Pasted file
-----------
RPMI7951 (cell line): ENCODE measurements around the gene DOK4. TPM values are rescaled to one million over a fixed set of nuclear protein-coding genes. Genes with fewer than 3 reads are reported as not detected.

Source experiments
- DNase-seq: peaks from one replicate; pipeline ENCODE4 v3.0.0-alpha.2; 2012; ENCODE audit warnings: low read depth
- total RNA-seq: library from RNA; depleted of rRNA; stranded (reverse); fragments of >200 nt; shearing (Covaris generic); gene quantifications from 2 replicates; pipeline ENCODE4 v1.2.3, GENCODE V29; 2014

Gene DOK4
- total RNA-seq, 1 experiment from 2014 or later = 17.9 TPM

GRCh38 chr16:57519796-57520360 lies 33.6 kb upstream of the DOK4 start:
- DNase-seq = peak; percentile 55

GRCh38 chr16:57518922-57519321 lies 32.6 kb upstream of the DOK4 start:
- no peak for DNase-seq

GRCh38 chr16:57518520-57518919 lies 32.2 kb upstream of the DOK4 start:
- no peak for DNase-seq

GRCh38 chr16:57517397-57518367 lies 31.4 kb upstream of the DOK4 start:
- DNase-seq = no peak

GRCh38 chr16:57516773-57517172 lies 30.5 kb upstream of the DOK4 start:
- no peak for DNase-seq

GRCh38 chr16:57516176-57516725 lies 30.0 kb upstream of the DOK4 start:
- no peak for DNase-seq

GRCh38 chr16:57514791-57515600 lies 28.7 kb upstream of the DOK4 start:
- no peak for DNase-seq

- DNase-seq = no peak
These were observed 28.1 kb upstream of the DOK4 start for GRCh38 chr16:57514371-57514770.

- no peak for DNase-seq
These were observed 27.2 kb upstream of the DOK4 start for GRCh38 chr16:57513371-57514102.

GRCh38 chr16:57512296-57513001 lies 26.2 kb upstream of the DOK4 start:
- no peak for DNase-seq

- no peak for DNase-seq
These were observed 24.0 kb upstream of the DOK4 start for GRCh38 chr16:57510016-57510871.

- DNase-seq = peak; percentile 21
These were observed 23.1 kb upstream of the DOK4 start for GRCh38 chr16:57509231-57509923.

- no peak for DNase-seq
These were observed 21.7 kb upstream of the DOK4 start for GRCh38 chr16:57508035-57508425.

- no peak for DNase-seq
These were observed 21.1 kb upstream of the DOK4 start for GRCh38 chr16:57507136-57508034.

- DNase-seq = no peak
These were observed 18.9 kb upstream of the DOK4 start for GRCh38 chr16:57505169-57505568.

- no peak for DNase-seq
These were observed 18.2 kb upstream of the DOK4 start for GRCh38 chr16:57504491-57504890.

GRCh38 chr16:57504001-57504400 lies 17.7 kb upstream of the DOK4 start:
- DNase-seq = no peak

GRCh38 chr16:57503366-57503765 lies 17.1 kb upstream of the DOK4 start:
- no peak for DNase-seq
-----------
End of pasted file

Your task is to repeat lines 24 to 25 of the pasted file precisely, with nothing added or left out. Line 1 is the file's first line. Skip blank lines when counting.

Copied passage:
These were observed 27.2 kb upstream of the DOK4 start for GRCh38 chr16:57513371-57514102.

GRCh38 chr16:57512296-57513001 lies 26.2 kb upstream of the DOK4 start: